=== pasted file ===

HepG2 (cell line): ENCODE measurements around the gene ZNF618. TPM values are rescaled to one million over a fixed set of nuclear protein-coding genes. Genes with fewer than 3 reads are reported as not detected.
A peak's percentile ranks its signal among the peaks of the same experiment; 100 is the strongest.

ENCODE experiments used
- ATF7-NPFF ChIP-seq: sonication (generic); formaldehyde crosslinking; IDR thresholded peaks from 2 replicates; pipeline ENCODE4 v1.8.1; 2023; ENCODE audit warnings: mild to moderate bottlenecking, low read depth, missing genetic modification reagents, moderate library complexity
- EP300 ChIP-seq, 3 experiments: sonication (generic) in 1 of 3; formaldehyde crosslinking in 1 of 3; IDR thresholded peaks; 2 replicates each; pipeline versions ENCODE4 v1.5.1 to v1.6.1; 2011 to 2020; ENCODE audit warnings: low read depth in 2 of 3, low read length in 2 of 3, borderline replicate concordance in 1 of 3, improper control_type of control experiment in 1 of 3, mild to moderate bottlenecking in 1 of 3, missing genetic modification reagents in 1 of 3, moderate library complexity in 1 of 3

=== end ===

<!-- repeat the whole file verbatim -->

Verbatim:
HepG2 (cell line): ENCODE measurements around the gene ZNF618. TPM values are rescaled to one million over a fixed set of nuclear protein-coding genes. Genes with fewer than 3 reads are reported as not detected.
A peak's percentile ranks its signal among the peaks of the same experiment; 100 is the strongest.

ENCODE experiments used
- ATF7-NPFF ChIP-seq: sonication (generic); formaldehyde crosslinking; IDR thresholded peaks from 2 replicates; pipeline ENCODE4 v1.8.1; 2023; ENCODE audit warnings: mild to moderate bottlenecking, low read depth, missing genetic modification reagents, moderate library complexity
- EP300 ChIP-seq, 3 experiments: sonication (generic) in 1 of 3; formaldehyde crosslinking in 1 of 3; IDR thresholded peaks; 2 replicates each; pipeline versions ENCODE4 v1.5.1 to v1.6.1; 2011 to 2020; ENCODE audit warnings: low read depth in 2 of 3, low read length in 2 of 3, borderline replicate concordance in 1 of 3, improper control_type of control experiment in 1 of 3, mild to moderate bottlenecking in 1 of 3, missing genetic modification reagents in 1 of 3, moderate library complexity in 1 of 3